Because planning a program doesn't just take 5 minutes

Be a Perfect Person in Just Three Days!

be-a-perfect-personProgram Plan:

Snack on Twinkies while talking about the discussion questions in individual table groups.

Write questions for an advice column run by Dr. Silverfish.  Trade questions and write answers to the questions.  Have one group member present the answer wearing a clown nose and goofy shirt or hat.

Other snack possibilities: Broccoli, weak tea / nothing (but that would be mean), carrot cake, fruit, oatmeal raisin cookies, cherry vanilla ice cream

Other possible activities:

  • Pull scenarios from a basket and act out how perfect and imperfect people would respond.
  • Dr. Silverfish’s three lessons focus on courage, will power, and doing nothing.  Make up your own three-step plan to Be a Perfect Person.  You can use his three characteristics or choose your own.  Assign one activity per characteristic.
  • Freeze tag, Statues, or other activity that requires you to be absolutely still.

What Happened:

The kids loved the Twinkies.  None of them had ever had one before, which the parents were all sort of surprised about.  No one was horrified that their kids were eating them.

We only had four families, so we pulled the tables together and had the discussion as a group.  The downside of that is that I end up leading the discussion; I think it’s better when it’s parent-led.  The questions were all ok individually, but they started to get repetitive after a while. (We got to #1-6 on the list below.) The parents were very interested that the boys’ ideas of perfection involved a lot of money and nice clothes.  There was an interesting discussion about whether a perfect person would have many friends, and whether you would like to be friends with a perfect person.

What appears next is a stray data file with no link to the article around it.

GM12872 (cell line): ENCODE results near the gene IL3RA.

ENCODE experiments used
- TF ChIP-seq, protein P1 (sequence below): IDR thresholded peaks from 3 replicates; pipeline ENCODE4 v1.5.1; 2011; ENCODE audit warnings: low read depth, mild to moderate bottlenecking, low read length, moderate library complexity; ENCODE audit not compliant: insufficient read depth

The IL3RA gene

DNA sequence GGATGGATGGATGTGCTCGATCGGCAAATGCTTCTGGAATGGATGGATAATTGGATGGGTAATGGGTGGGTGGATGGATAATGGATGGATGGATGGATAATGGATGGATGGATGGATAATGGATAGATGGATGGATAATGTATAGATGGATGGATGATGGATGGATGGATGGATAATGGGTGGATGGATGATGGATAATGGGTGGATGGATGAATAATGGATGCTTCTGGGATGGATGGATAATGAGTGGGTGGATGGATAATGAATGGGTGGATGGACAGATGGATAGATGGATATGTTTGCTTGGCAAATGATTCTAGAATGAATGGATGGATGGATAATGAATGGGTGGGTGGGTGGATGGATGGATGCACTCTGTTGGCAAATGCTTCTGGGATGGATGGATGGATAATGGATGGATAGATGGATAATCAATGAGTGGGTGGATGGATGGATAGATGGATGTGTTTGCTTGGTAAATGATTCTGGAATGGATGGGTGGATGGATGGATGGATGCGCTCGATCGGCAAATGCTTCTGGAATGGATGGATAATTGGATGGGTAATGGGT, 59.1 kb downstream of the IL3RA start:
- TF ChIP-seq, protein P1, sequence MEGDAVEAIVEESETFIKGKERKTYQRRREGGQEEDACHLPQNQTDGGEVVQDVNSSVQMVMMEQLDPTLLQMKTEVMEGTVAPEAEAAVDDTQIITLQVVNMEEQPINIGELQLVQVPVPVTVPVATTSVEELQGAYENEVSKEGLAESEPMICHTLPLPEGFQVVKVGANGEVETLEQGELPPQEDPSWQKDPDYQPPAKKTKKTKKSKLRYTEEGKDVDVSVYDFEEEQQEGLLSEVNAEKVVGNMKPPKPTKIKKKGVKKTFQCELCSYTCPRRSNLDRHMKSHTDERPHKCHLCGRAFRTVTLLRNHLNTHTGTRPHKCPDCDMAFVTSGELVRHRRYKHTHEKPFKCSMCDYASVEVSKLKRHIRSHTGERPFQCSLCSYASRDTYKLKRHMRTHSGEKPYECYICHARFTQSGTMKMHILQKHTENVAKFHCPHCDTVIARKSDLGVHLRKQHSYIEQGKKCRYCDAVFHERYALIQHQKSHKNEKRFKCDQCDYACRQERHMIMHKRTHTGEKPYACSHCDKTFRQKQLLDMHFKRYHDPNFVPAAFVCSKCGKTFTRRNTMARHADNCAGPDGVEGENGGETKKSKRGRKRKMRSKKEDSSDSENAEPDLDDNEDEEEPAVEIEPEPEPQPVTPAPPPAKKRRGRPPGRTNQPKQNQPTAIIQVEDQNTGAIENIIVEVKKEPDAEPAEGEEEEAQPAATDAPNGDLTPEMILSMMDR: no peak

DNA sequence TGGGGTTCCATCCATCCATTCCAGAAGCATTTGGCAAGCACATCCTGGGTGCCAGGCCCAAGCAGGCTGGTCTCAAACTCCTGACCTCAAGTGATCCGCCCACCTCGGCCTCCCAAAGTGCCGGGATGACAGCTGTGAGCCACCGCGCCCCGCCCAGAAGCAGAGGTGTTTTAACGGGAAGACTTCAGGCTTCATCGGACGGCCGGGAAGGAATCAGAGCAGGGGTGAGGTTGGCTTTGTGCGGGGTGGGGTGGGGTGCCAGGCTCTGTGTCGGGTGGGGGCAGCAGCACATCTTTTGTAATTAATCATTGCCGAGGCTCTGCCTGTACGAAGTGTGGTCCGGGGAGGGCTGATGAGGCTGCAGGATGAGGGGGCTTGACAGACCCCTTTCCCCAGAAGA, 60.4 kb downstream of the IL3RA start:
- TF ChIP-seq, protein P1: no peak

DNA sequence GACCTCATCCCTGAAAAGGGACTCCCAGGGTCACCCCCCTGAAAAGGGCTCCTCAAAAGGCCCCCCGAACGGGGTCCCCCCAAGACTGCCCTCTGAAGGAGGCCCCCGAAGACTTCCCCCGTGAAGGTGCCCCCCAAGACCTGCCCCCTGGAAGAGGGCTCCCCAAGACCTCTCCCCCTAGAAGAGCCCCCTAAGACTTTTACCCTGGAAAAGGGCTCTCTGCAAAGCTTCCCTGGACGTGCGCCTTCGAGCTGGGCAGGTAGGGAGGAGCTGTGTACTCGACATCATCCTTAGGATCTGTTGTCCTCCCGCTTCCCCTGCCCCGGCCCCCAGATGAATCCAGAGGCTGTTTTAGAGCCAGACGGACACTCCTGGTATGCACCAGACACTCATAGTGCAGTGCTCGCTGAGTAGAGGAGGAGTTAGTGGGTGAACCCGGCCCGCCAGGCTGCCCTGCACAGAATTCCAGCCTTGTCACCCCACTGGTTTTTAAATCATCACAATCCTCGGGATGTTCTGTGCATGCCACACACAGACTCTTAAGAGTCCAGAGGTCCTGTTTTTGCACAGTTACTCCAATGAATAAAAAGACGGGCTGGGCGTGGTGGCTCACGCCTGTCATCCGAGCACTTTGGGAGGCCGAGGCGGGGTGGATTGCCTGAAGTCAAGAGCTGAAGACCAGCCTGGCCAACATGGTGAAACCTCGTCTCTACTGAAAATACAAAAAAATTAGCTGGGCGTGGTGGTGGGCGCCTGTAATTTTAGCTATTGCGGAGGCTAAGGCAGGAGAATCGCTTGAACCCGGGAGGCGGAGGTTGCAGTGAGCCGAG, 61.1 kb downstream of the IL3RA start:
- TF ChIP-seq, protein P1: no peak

The activity was low-key, but fun.  Kids and parents worked together, which was good since the kids needed their parents’ help to come up with both questions and answers.  The Dr. Silverfish outfit was a clown nose, bow tie, and yellow fedora with a feather on each side.  (Thank goodness it’s close enough to Halloween to find good costume pieces.)  Only one of the boys would wear the clown nose.  Amazingly, no one complained about sharing the hat.

Next month – Hyde and Shriek by David Lubar

 

Possible questions for discussion:

  1. Would you want to be perfect?  Why or why not?
  2. Think about something you really want.  Would you do the things Milo had to do in order to get it?  Why or why not?  What’s the craziest thing you’d be willing to do to get what you want?
  3. Why do you think Milo’s dad let him continue with the book?  Kids, do you think your parents would let you finish if they knew what you were up to?  Parents, would you let your kids finish?  Why or why not?
  4. Is there such a thing as a perfect person?  What would a perfect person be like?
  5. Should Milo have trusted Dr. Silverfish?  Why or why not?
  6. What is the difference between being a good person and a perfect person?  Which do you think is more important to be?  Why?
  7. How would your parents, friends and teachers react if you came to school wearing broccoli around your neck?  Do you think you’d be able to keep it up all day?
  8. If you were going to write a how-to book, what would it be about?

 

Resources: 

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